An excellent article today from Toronto Star writer Tracey Tyler, Trouble with authority? Au contraire, canvasses the prominence - and fallibility - of expert testimony in the courtroom:
Tall and dashingly attired – with a fresh red carnation in his lapel – the 37-year-old forensic pathologist delivered his testimony with supreme confidence and a strategy for disarming skeptics.
Challenged on his findings by the trial judge, Spilsbury produced his microscope and invited jurors to an adjoining room to examine a cross-section of the victim's scar tissue.
The dramatic episode at the Old Bailey in October 1910 cemented his connection with the jury and elevated Spilsbury to superstar status. Author Colin Evans, who describes the scene in The Father of Forensics, a recent book about Spilsbury's cases, argues there was perhaps no figure of the 20th century who wielded such enormous courtroom power.
Tyler's exploration of the role of expert evidence in Canada's courtrooms occurs against the backdrop of an ongoing public inquiry by Mr. Justice Stephen Goudge into Pediatric Forensic Pathology in Ontario .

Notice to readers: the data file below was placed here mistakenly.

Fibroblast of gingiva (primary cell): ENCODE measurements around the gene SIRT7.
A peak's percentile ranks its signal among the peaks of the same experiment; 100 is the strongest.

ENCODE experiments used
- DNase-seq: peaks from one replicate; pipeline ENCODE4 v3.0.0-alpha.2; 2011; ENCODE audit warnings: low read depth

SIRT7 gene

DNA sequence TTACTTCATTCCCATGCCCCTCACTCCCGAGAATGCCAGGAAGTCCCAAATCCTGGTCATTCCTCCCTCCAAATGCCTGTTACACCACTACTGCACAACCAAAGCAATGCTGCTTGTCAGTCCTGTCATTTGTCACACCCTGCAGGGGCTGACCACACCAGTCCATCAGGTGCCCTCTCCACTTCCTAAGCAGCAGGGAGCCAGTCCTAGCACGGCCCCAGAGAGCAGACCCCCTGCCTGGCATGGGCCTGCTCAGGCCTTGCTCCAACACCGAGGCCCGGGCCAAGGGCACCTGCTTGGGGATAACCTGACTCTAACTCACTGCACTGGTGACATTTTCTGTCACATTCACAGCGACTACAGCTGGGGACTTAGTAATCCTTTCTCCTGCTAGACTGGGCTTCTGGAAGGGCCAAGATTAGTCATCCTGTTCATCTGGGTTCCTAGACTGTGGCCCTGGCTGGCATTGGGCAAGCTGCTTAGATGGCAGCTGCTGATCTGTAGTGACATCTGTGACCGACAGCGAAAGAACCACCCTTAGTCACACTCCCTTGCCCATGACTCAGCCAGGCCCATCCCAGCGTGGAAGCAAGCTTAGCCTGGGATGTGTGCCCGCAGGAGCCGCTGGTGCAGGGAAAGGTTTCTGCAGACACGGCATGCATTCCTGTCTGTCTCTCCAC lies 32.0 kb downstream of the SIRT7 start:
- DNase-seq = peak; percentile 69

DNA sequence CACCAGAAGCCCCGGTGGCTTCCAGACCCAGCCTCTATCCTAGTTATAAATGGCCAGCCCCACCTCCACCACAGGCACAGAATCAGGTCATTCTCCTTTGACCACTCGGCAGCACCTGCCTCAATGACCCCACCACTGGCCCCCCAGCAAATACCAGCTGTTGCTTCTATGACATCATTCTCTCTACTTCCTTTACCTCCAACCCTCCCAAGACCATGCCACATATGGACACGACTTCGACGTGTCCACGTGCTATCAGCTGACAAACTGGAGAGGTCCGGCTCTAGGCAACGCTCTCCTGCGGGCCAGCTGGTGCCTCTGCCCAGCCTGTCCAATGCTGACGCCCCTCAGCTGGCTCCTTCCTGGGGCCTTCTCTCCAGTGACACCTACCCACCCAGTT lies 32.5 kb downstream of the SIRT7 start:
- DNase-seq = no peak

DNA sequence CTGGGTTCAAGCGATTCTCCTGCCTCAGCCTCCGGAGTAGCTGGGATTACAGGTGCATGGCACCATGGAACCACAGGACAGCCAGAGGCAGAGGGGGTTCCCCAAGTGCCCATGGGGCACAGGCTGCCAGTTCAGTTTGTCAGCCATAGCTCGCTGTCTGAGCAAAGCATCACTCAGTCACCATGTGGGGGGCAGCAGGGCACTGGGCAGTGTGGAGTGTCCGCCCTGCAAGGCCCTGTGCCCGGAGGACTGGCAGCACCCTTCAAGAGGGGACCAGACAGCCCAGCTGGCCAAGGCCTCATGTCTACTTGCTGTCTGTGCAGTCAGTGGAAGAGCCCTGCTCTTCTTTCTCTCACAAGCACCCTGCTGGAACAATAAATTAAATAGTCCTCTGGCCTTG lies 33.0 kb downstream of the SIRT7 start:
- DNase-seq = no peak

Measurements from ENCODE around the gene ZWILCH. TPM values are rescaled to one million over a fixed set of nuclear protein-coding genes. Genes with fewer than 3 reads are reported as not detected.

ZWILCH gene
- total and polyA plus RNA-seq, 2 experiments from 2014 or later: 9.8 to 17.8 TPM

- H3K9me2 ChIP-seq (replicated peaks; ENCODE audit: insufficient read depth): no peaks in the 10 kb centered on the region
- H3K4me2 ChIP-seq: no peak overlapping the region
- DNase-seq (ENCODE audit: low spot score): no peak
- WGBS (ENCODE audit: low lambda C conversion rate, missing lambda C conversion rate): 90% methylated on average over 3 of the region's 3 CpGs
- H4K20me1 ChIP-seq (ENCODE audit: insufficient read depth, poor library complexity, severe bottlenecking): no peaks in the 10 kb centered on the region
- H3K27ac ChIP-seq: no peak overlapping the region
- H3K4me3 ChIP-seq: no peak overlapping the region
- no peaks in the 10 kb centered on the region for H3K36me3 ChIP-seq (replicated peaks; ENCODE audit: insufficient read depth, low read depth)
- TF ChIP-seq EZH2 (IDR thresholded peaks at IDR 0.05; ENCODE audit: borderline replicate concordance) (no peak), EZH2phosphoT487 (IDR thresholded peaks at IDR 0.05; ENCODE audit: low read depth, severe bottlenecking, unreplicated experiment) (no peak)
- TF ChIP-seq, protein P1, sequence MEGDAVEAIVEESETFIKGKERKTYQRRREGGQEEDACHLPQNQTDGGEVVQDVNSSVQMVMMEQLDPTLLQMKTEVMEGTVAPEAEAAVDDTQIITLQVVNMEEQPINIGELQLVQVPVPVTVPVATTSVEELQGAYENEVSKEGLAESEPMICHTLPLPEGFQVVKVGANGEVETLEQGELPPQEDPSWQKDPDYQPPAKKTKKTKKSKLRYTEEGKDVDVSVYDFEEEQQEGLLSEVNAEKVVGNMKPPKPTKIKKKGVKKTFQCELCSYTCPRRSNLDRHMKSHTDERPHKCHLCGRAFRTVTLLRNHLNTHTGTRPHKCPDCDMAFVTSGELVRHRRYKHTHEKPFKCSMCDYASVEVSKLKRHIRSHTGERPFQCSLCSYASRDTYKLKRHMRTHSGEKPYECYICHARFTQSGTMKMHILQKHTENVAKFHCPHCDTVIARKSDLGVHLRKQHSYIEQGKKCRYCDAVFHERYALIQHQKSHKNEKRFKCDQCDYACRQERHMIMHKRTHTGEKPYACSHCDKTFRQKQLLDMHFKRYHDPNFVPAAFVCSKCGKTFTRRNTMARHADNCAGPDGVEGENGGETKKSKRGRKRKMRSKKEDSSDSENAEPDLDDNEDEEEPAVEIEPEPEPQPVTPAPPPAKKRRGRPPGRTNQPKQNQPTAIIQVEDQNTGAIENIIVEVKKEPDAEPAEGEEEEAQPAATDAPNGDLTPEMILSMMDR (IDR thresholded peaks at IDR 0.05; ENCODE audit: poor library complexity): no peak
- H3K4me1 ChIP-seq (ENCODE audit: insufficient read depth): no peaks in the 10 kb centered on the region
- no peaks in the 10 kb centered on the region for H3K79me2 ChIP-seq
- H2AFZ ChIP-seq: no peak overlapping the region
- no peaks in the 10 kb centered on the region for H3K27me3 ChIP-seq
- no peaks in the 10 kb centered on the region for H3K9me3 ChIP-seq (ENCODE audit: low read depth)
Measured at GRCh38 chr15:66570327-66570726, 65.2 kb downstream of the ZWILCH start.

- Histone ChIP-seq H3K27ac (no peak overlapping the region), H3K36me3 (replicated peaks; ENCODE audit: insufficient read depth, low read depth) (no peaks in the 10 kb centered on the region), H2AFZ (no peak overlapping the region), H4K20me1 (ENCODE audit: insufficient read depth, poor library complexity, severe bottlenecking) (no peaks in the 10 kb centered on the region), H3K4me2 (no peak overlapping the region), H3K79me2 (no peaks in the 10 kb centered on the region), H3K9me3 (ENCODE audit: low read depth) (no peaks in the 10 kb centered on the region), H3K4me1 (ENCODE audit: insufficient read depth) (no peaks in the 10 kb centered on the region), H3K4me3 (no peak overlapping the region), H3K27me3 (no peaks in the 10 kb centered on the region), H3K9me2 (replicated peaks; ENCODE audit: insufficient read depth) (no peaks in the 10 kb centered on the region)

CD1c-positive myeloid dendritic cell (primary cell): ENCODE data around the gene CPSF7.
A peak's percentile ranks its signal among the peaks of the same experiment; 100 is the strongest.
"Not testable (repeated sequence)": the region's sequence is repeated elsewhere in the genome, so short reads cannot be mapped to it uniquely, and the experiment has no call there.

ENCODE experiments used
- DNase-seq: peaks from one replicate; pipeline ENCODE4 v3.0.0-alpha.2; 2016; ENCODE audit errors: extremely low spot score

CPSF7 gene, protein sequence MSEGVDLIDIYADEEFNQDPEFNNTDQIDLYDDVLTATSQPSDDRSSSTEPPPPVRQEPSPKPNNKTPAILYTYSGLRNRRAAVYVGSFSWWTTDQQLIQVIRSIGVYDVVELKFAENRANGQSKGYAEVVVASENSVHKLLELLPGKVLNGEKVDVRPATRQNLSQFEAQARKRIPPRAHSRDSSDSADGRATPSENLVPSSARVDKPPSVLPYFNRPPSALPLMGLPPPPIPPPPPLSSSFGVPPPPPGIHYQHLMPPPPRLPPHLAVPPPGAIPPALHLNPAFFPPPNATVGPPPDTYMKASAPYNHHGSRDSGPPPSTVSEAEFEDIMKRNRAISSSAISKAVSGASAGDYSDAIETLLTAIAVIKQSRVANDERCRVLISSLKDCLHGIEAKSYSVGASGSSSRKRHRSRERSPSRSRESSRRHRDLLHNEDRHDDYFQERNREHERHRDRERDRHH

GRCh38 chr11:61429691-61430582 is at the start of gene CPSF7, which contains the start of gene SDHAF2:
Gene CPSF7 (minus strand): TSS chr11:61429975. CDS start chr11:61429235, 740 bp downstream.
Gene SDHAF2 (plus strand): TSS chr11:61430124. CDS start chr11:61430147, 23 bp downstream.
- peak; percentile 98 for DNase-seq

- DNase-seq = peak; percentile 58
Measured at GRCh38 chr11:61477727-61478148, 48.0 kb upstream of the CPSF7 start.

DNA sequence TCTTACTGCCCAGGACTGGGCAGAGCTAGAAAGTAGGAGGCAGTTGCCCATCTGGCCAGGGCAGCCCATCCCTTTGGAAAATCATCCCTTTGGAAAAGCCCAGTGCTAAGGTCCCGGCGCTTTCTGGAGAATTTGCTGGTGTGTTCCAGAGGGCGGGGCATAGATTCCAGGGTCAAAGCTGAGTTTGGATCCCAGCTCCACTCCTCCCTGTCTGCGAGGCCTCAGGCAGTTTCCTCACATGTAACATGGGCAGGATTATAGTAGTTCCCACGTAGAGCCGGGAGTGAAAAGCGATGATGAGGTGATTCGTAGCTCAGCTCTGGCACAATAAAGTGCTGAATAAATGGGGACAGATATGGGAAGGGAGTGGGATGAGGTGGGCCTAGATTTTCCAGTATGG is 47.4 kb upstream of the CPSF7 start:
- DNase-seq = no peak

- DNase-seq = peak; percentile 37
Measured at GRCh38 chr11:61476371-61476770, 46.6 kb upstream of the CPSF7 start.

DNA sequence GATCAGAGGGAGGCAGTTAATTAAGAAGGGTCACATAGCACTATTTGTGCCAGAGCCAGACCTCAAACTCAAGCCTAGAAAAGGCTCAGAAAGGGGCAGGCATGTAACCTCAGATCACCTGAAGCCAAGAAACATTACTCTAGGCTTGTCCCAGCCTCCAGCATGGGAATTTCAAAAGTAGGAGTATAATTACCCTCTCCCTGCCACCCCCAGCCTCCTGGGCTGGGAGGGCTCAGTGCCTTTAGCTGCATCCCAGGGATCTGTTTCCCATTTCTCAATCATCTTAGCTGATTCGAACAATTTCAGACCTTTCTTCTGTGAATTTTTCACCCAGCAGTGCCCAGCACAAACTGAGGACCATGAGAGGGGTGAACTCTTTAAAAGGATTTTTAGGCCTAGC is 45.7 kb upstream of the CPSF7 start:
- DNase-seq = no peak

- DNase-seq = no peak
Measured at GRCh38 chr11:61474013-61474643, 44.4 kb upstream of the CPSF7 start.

The inquiry is focussed on errors made by Dr. Charles Smith, the former head of the forensic pathology unit at Toronto's Hospital for Sick Children. He has been described as "a controversial pathologist involved in several prominent cases where innocent parents were charged with killing their children."
The inquiry was prompted by concerns regarding the accuracy of Smith's "expert" findings on the causes of twenty infant deaths. Ten additional cases of concern have been been revealed at the inquiry.
- Garry J. Wise, Toronto